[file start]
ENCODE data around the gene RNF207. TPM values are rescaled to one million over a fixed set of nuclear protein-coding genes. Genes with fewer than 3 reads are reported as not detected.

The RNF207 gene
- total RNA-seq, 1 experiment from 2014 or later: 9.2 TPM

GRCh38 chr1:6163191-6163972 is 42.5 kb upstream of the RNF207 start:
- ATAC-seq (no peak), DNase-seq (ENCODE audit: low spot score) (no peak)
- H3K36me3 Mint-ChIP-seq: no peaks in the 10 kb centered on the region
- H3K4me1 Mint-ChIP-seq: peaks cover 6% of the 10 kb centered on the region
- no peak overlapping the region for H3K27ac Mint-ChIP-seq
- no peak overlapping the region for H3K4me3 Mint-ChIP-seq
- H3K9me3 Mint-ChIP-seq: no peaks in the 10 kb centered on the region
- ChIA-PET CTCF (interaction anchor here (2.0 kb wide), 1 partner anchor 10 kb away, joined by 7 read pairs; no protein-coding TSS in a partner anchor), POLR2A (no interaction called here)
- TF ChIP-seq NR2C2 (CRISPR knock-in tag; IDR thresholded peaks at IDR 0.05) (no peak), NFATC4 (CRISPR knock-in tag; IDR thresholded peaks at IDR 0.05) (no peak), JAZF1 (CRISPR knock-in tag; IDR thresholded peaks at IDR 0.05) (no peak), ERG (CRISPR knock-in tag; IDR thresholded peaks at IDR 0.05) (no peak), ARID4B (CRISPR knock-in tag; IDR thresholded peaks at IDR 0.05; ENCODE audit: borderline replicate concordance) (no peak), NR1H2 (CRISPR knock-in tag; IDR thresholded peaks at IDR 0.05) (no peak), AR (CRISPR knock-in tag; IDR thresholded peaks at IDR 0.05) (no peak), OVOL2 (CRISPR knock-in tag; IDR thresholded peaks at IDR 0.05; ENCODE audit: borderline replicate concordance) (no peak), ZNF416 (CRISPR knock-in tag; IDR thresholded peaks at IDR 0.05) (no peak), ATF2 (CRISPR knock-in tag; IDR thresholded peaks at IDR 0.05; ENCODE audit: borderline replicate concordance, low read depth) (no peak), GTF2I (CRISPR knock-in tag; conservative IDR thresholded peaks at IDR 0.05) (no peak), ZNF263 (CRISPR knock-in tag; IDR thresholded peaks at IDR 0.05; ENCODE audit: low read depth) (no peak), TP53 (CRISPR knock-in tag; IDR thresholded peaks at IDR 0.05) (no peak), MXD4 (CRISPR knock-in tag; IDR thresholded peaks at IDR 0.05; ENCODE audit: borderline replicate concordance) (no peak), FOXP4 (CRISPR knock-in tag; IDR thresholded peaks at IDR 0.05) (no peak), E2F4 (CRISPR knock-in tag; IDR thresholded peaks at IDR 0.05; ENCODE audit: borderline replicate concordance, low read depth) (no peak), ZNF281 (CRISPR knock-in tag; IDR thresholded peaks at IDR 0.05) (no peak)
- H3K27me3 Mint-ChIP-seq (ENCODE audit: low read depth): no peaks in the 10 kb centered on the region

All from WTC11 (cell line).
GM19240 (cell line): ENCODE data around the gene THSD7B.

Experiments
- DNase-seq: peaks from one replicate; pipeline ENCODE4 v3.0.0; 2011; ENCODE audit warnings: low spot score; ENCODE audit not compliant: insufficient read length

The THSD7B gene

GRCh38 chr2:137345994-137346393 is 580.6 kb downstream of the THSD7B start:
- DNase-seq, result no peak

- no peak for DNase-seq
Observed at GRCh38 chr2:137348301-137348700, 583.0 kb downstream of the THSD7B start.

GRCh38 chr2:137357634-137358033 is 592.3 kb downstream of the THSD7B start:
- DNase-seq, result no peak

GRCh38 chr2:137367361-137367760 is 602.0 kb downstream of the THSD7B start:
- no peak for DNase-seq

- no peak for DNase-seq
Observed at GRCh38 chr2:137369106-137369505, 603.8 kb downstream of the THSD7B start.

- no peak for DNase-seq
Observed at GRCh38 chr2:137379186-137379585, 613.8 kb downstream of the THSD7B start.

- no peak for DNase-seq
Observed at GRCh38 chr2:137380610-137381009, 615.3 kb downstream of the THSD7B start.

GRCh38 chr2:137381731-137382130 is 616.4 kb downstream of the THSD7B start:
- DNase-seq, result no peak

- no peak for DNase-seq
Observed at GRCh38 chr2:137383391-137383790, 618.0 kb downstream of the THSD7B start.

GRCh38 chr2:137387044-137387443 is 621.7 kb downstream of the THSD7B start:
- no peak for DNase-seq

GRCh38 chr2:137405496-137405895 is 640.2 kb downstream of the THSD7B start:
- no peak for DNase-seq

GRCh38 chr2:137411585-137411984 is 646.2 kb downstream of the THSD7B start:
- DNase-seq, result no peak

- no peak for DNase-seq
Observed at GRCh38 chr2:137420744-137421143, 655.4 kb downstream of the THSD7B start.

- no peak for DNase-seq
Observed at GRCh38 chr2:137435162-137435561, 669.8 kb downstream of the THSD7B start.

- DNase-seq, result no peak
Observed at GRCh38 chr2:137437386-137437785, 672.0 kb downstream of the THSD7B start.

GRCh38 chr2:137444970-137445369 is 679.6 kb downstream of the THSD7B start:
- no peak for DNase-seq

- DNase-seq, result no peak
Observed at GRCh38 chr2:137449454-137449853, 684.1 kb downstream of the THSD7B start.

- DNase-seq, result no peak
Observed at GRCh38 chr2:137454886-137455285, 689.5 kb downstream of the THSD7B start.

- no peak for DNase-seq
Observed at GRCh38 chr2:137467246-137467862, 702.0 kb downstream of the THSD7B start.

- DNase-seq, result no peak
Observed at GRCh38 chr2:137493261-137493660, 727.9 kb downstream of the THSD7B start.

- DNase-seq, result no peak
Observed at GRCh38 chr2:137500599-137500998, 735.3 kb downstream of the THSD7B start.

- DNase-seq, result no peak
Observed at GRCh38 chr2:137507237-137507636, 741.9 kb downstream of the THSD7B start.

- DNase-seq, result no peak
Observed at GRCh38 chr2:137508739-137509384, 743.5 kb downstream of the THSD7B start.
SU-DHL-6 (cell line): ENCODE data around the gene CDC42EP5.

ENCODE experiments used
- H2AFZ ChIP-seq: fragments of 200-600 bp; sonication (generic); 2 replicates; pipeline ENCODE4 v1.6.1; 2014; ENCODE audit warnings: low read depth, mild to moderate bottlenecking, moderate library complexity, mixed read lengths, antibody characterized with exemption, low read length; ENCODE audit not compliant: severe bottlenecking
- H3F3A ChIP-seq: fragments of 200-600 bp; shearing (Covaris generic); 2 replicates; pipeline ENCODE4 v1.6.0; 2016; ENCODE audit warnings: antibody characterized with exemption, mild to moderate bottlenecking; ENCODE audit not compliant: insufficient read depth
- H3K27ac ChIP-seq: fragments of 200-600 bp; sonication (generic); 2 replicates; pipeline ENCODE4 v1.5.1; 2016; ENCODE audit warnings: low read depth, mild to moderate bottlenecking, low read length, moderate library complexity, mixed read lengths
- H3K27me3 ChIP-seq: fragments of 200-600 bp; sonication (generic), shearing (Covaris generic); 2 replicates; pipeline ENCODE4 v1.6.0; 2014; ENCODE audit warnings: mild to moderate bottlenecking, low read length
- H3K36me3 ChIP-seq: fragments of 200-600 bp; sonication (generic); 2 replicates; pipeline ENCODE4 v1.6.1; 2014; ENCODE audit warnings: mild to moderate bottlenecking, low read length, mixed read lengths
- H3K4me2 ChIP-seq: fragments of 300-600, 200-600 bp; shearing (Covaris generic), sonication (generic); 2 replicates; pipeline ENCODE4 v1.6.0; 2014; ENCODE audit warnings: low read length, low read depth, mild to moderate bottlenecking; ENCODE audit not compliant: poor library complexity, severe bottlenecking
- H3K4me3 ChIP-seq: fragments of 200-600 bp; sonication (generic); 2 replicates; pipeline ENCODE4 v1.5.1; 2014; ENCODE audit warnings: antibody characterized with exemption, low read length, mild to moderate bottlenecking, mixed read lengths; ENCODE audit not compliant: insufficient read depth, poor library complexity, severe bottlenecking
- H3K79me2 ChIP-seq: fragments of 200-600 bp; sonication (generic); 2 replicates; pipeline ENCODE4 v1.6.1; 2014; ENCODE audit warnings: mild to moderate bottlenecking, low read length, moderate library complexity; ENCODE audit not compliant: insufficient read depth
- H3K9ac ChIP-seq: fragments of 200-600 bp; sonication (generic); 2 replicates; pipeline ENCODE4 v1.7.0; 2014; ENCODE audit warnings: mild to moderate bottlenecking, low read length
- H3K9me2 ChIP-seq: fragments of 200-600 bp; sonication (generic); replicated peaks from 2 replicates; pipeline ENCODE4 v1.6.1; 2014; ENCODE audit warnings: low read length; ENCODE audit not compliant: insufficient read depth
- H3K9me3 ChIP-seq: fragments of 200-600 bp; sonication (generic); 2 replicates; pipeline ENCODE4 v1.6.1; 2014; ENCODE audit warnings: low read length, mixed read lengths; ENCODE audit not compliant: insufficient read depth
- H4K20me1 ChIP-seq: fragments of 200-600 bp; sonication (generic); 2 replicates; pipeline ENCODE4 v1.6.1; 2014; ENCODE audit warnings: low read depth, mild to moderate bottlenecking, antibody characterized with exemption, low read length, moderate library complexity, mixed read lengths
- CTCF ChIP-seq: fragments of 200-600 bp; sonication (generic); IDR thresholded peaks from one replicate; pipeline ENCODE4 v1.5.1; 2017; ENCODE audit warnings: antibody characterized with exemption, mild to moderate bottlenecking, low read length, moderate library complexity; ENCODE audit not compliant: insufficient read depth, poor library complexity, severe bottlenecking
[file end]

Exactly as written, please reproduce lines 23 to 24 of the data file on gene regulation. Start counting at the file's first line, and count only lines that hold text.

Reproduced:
GRCh38 chr2:137357634-137358033 is 592.3 kb downstream of the THSD7B start:
- DNase-seq, result no peak